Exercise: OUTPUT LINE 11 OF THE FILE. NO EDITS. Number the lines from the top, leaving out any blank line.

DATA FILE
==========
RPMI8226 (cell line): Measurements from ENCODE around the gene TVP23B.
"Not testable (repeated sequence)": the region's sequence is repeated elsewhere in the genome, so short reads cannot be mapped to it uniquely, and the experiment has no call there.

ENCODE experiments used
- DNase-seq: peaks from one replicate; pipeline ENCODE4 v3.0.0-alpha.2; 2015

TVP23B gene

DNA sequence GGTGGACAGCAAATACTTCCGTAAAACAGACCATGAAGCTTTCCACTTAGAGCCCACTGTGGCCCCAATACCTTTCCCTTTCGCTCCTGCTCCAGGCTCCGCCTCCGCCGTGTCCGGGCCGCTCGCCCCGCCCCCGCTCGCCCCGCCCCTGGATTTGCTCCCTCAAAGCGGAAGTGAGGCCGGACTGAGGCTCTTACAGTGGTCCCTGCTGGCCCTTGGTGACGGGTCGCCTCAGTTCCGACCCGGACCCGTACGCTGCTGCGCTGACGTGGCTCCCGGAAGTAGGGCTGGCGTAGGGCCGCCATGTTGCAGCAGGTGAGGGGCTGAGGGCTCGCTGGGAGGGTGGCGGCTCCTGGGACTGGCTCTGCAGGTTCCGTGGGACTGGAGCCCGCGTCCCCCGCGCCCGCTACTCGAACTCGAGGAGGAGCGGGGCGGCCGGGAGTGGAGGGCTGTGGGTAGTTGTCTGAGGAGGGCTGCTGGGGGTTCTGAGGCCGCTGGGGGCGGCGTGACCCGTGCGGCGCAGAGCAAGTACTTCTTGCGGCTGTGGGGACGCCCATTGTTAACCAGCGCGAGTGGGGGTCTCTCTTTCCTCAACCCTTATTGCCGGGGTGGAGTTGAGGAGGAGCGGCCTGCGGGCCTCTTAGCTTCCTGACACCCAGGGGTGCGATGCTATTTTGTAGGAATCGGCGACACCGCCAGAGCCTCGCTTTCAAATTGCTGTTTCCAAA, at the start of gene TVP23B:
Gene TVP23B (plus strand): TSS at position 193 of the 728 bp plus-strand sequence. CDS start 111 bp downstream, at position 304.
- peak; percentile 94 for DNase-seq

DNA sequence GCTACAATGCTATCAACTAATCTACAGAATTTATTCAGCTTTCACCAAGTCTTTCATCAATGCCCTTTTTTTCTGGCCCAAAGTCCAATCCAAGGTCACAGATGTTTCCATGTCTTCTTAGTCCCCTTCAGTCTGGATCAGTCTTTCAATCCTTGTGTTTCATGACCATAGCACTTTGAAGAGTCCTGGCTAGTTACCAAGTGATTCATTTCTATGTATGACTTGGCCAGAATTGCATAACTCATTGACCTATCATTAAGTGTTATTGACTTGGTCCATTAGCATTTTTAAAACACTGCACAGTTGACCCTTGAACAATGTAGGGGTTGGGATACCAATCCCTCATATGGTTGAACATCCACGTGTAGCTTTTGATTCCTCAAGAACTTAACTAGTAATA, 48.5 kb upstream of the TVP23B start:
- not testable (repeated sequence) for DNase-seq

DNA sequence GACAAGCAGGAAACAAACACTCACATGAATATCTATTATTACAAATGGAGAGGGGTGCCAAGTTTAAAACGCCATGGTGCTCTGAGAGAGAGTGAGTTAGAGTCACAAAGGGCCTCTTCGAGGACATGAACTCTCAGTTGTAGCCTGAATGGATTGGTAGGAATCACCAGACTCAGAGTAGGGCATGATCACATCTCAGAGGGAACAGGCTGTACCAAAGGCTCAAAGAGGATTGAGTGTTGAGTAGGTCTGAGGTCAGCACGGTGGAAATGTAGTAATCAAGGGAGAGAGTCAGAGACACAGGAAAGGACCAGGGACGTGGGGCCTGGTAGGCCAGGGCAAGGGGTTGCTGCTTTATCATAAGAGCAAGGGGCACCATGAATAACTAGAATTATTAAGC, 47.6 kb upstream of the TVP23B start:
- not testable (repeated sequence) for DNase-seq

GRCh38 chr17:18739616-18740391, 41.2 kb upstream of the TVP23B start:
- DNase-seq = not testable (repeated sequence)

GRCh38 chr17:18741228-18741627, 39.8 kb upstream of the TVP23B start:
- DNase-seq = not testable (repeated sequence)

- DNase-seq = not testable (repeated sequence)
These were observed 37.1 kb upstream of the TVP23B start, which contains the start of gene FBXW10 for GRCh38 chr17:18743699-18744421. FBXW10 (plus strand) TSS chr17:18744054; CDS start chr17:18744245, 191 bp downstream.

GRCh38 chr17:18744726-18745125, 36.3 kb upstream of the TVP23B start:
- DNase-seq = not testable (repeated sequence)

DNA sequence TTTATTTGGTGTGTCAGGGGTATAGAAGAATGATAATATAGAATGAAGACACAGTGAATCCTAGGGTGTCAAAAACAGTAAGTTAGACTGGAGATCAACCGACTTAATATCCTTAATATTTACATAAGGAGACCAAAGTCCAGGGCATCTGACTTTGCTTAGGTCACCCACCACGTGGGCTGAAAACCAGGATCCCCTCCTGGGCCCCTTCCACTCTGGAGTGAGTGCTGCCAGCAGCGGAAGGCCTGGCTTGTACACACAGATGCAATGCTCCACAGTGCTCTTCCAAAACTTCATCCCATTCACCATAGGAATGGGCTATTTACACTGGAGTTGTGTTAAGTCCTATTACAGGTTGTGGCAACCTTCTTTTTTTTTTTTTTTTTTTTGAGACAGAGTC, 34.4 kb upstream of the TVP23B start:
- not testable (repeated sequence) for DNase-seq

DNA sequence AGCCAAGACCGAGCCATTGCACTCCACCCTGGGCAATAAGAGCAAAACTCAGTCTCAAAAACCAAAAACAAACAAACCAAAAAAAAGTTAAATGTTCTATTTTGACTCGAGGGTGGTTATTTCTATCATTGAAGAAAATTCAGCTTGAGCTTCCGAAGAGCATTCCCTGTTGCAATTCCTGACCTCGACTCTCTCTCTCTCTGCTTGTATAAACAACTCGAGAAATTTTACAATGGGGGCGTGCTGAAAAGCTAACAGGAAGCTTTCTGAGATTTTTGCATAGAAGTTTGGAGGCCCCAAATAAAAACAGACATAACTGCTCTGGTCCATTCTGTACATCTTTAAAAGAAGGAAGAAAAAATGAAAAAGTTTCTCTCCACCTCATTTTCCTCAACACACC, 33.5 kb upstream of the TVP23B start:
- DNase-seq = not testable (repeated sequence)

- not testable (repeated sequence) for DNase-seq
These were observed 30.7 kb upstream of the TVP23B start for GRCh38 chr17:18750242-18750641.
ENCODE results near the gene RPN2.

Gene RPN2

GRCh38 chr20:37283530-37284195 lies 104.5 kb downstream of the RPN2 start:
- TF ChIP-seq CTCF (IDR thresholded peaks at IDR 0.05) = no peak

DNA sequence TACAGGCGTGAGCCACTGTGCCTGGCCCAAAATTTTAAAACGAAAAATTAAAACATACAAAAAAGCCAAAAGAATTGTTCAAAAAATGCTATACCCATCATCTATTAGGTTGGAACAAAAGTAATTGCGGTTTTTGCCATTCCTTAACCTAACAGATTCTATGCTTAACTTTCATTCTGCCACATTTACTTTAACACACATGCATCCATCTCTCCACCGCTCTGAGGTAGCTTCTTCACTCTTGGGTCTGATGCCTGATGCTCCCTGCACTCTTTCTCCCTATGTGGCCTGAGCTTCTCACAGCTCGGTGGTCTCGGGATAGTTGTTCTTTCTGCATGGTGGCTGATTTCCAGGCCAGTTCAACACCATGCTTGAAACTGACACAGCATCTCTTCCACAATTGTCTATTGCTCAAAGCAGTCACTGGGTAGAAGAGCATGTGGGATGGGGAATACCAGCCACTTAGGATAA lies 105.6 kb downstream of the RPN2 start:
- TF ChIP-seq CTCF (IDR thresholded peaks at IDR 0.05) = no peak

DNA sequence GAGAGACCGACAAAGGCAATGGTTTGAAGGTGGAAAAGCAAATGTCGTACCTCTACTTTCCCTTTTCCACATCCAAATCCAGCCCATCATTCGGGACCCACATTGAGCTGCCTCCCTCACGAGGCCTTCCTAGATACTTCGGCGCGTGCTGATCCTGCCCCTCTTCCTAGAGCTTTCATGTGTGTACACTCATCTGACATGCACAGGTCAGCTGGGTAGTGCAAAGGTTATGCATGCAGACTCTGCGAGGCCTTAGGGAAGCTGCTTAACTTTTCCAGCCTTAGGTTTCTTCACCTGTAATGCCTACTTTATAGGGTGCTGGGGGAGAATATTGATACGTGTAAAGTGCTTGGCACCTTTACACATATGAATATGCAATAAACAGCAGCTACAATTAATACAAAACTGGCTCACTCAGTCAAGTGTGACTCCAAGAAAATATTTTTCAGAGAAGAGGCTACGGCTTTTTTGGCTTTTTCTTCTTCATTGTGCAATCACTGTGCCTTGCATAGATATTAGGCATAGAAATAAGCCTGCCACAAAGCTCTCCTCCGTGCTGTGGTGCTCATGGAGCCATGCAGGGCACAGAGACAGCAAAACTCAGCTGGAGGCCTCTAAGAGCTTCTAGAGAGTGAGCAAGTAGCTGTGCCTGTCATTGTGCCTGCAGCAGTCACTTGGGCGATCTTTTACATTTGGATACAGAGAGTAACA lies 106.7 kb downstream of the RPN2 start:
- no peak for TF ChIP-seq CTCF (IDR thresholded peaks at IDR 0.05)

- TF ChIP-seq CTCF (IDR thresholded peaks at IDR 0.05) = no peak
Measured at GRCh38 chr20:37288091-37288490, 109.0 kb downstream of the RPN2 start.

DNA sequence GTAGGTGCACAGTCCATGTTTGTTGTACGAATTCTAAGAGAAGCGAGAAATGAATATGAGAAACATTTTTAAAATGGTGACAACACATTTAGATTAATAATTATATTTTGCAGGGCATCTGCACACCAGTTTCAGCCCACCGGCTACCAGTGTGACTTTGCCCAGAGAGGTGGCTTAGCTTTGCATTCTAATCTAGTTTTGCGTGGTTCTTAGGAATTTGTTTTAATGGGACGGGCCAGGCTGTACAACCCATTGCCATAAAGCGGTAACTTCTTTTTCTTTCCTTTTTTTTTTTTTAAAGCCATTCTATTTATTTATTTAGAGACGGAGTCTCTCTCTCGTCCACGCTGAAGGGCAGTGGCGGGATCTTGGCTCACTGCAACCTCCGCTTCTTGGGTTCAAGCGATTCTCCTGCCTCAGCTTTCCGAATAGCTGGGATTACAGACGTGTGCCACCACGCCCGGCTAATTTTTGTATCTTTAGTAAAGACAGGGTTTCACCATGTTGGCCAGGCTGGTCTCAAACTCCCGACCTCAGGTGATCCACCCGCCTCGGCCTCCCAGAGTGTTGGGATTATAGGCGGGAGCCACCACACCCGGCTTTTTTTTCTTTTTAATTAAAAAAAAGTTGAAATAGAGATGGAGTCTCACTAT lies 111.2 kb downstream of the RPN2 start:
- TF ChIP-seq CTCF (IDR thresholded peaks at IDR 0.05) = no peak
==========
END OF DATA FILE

DNA sequence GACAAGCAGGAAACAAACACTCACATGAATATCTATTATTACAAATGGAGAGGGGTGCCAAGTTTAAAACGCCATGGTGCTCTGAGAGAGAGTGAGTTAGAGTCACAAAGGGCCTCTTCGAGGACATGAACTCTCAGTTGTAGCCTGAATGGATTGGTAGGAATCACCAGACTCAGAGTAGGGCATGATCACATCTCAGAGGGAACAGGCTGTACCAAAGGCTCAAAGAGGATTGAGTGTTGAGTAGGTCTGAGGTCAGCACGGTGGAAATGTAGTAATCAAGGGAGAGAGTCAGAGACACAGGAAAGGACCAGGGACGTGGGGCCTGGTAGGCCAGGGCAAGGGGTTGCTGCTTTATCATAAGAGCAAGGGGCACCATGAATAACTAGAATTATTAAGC, 47.6 kb upstream of the TVP23B start: